In recounting his experiences and adventures, Ingersoll waxes poetic, scientific, historic, comic with an engaging rapidity. There are anecdotes of Indian battles and trouble with mules; histories of Denver and other towns he visited; details of the operation and economics of the 19th-century mining industry; and many interesting social and linguistic observations may be made in the reading.
Here are a few of my favorite passages:
There is no possible desolation greater than these lofty peaks show - fastnesses where winter is supreme and chaos retains a foothold upon the earth - fragments of a primeval and Arctic world dotting the fair expanse of tempered nature below.
"That reminds me," laughed Mr. Wilson, "of a funny thing that happened once in Nevada. Coming back from a mountain one day, we surprised a bear and shot at him, but missed him, and he ran off very lively. We followed along and chased him right through camp. There were only a Mexican and the cook there, and they, seeing the bear run by, started after - the Mexican on the horse with an old army pistol, and the cook with nothing but his rolling-pin. The bear got away, but what that fellow proposed to do with the rolling-pin was more than he or I could tell."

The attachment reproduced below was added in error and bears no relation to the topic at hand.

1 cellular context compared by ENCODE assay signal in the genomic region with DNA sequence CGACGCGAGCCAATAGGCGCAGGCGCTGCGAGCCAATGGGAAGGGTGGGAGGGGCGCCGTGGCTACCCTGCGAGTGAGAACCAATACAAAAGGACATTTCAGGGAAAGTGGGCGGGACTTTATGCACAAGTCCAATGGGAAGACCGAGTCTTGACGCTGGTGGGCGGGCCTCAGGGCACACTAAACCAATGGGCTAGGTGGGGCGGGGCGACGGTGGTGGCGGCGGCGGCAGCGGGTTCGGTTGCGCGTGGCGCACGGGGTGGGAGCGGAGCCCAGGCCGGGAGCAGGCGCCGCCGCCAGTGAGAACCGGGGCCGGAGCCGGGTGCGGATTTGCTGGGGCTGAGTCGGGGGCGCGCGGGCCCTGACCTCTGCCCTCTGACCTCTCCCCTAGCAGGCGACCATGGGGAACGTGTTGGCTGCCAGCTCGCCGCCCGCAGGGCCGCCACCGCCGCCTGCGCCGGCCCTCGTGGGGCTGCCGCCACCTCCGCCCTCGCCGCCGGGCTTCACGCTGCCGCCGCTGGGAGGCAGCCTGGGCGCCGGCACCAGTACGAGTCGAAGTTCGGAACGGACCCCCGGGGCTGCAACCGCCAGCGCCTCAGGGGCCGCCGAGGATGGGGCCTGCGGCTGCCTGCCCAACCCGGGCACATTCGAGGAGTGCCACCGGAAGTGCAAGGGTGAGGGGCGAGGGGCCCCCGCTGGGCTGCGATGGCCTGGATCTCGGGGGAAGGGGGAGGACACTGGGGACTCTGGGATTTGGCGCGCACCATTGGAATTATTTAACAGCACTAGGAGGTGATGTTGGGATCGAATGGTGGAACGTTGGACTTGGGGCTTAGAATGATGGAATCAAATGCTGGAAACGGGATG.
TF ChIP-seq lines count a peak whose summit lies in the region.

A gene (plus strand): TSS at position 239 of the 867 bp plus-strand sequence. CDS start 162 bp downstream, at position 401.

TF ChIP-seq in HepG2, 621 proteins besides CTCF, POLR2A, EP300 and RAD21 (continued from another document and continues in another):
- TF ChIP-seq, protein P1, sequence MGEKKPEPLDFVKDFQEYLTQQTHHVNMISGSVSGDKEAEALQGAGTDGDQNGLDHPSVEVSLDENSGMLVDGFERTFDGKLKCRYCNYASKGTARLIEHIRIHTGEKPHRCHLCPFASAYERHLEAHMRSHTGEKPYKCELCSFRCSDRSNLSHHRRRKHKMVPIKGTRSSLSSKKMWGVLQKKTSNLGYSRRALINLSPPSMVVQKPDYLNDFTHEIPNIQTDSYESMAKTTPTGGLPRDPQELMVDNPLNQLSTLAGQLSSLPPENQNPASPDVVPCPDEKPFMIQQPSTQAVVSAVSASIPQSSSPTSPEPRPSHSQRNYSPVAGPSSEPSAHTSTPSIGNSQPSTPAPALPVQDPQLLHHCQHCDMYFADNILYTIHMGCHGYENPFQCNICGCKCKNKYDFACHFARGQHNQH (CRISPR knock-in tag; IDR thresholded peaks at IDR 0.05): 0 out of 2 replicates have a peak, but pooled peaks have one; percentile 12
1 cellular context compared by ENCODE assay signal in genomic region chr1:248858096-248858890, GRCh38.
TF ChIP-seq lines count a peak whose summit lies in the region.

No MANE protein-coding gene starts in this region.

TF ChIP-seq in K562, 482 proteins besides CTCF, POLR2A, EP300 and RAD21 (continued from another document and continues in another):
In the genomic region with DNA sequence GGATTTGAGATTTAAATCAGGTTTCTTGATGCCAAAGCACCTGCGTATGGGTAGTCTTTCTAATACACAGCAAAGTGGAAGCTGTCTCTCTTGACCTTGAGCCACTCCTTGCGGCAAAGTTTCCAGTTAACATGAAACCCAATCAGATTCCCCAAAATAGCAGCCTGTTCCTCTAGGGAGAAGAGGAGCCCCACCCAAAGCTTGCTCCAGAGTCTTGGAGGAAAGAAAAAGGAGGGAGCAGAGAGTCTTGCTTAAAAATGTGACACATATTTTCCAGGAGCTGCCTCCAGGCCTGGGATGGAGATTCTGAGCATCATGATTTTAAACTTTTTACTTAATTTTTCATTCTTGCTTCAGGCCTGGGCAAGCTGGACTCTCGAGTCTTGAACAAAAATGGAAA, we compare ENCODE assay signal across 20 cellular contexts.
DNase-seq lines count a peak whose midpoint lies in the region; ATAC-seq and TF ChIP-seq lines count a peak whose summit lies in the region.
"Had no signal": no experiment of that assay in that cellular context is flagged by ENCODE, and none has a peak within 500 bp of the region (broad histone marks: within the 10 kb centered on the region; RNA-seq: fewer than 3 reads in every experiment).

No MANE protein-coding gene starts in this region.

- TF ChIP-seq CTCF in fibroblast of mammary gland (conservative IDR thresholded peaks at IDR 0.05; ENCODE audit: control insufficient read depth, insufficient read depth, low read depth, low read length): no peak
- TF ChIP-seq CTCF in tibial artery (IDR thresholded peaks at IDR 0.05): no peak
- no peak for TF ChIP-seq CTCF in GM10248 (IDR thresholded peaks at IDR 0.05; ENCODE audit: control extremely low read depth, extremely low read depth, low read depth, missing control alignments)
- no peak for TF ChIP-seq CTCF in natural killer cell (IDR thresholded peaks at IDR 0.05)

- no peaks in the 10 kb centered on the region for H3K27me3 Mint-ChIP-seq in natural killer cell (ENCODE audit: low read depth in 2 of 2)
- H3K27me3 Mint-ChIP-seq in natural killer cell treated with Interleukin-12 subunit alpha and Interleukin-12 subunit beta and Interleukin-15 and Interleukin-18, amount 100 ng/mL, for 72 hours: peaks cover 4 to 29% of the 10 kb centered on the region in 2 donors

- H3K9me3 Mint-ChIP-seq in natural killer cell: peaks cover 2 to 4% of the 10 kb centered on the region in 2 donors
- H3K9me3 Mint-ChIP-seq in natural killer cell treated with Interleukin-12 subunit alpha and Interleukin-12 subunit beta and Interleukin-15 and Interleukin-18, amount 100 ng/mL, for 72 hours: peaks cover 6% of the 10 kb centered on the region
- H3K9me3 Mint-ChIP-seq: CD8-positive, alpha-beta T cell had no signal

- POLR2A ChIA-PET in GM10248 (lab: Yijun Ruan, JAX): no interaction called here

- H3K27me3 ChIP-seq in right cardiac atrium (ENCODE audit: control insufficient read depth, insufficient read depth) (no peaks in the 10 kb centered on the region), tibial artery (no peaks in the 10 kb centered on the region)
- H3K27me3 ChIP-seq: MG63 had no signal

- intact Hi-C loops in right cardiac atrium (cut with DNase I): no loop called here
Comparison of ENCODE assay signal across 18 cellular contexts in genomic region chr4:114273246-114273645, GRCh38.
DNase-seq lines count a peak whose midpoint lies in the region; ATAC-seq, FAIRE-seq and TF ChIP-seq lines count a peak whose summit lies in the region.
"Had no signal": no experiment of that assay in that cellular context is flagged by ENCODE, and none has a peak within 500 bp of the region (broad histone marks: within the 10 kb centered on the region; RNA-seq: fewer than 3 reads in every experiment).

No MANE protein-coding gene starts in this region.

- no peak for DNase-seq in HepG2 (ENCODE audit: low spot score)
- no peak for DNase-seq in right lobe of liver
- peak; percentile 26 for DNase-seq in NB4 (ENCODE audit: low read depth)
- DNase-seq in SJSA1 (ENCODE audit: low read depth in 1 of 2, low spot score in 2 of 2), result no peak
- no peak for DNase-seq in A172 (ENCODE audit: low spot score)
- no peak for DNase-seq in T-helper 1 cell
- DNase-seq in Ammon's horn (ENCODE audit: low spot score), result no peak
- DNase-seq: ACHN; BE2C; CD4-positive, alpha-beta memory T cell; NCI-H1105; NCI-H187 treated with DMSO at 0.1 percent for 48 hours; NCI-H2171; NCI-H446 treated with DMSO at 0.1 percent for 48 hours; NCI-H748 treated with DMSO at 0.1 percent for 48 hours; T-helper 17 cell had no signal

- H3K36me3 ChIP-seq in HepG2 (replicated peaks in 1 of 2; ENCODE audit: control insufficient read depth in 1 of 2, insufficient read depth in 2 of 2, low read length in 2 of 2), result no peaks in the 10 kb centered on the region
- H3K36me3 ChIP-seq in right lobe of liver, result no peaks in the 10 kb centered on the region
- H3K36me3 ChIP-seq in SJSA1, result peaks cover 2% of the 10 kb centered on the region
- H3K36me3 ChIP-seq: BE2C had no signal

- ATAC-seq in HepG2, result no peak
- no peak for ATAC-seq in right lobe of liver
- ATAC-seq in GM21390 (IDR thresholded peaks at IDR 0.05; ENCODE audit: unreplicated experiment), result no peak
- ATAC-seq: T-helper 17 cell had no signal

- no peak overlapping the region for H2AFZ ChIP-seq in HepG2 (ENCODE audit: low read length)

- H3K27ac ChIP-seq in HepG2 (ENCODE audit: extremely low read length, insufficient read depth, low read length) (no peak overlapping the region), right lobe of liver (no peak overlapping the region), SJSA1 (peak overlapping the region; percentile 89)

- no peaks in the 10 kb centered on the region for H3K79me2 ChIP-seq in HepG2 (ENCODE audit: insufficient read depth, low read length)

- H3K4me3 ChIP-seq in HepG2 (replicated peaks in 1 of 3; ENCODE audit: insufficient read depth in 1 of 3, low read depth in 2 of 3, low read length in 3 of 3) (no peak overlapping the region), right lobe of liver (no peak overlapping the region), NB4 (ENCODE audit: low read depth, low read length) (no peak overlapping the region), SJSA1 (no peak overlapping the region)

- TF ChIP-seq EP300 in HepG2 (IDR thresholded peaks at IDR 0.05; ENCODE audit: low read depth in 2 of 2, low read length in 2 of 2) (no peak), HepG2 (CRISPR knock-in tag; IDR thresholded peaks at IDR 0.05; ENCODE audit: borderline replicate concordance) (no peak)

I can no more express with leaden types the ineffable, intangible ghost and grace of such an experience than I can weigh out to you the ozone that empurples the dust raised by the play of the antelopes in yonder amethyst valley. Moses need have chosen no particular mountain whereupon to receive his inspiration. The divine Heaven approaches very near all of these peaks.
Not only do I recommend this book, but I have the rare chance to give it to all of you. Kind of. It's available for free via Google Books! So curl up by the campfire with a pipe and your laptop or tablet and enjoy this glimpse of the Rocky Mountains as they were some 138 years ago.